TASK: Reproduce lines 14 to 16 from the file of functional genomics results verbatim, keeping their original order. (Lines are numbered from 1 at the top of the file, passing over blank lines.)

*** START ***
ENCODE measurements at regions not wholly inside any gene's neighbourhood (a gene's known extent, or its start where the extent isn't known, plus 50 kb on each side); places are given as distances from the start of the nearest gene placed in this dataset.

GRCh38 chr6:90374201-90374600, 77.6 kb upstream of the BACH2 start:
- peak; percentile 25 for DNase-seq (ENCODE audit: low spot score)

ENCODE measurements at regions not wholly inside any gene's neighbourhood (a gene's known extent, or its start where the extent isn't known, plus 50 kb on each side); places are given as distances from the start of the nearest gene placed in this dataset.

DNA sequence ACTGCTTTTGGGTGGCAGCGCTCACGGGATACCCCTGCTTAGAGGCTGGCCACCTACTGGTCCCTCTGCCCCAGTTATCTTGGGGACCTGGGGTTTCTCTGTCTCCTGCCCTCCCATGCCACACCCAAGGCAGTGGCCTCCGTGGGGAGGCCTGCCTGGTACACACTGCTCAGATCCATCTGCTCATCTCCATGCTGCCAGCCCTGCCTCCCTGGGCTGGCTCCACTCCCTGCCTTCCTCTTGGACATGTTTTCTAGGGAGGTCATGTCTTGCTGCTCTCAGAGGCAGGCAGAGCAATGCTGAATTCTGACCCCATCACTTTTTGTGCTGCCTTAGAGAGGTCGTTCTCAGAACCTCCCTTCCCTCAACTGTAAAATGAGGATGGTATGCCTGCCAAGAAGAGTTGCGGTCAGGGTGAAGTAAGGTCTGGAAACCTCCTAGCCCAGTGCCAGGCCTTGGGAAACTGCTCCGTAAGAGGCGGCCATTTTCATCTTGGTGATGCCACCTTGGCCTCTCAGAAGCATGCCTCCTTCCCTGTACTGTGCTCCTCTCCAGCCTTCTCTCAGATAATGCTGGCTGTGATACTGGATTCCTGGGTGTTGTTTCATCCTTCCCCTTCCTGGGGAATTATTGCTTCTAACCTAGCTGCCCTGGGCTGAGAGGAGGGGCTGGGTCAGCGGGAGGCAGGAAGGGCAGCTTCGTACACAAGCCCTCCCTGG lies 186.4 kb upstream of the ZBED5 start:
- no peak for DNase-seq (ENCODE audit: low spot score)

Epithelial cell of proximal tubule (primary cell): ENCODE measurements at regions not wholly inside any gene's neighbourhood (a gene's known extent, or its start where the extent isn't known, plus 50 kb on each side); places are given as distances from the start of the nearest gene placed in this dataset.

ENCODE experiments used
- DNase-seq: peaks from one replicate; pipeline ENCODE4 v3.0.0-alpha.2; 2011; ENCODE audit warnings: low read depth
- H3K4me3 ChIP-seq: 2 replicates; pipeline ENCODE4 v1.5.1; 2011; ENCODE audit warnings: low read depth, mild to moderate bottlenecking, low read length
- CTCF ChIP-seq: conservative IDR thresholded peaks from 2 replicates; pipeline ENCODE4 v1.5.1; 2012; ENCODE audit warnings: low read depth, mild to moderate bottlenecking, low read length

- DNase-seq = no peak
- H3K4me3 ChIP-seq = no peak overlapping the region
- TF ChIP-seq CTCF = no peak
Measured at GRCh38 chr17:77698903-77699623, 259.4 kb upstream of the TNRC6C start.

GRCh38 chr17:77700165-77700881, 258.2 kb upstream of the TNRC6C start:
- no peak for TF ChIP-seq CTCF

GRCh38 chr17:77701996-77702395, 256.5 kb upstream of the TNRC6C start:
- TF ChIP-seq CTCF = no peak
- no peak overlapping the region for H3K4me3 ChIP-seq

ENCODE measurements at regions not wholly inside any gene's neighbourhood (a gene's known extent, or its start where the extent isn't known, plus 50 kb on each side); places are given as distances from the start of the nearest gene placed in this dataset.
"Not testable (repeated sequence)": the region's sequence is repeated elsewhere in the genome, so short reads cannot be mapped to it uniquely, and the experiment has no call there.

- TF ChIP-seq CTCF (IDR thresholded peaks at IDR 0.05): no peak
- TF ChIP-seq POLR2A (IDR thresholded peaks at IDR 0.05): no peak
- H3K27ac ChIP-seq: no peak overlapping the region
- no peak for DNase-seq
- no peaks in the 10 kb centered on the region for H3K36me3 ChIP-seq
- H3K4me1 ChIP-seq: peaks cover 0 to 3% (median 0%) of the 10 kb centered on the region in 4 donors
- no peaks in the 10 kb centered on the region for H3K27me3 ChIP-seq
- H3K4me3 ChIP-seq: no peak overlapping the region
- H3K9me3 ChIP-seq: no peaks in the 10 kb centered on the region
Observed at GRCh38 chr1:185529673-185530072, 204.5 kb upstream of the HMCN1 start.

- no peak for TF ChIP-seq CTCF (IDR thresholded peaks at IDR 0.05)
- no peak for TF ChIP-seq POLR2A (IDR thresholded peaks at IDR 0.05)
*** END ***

- TF ChIP-seq CTCF = no peak
Measured at GRCh38 chr17:77698903-77699623, 259.4 kb upstream of the TNRC6C start.

GRCh38 chr17:77700165-77700881, 258.2 kb upstream of the TNRC6C start: